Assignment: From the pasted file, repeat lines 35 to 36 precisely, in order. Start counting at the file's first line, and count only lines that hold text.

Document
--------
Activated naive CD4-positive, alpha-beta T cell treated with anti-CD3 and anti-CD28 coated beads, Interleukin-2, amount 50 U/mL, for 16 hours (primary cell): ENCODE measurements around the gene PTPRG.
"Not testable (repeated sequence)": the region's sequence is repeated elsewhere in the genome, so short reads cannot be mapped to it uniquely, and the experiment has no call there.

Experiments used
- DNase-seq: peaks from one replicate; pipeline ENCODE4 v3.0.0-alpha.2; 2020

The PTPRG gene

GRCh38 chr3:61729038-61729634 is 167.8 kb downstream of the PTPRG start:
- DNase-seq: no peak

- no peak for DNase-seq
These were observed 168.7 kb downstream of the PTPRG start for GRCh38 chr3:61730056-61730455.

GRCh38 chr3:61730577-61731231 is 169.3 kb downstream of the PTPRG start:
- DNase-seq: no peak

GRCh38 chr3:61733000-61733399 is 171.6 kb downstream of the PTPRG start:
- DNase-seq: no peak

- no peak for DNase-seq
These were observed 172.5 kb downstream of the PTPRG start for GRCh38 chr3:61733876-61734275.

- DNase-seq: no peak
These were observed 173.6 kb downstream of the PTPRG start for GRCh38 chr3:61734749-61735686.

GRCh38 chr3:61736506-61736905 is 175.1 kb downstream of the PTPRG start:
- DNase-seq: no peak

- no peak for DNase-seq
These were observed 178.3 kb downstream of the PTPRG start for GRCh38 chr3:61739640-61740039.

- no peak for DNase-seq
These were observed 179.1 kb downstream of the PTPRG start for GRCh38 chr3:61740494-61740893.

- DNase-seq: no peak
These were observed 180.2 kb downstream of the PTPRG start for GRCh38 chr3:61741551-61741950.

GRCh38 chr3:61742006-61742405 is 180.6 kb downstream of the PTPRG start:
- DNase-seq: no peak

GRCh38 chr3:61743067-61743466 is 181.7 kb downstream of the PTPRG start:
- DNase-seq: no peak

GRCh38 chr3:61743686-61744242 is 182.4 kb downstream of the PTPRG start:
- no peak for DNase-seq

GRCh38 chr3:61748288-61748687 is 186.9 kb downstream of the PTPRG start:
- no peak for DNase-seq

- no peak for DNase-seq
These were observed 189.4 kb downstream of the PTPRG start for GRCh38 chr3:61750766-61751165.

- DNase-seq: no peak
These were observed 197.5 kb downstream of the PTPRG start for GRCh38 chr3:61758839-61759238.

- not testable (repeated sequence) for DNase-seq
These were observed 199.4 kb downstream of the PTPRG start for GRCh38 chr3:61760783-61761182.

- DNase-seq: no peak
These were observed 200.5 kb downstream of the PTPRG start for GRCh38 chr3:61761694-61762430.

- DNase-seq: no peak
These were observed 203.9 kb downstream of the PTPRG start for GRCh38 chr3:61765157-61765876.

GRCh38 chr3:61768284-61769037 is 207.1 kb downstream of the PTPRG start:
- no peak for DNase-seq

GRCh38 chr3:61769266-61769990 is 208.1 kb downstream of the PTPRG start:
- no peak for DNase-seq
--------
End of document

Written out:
These were observed 189.4 kb downstream of the PTPRG start for GRCh38 chr3:61750766-61751165.

- DNase-seq: no peak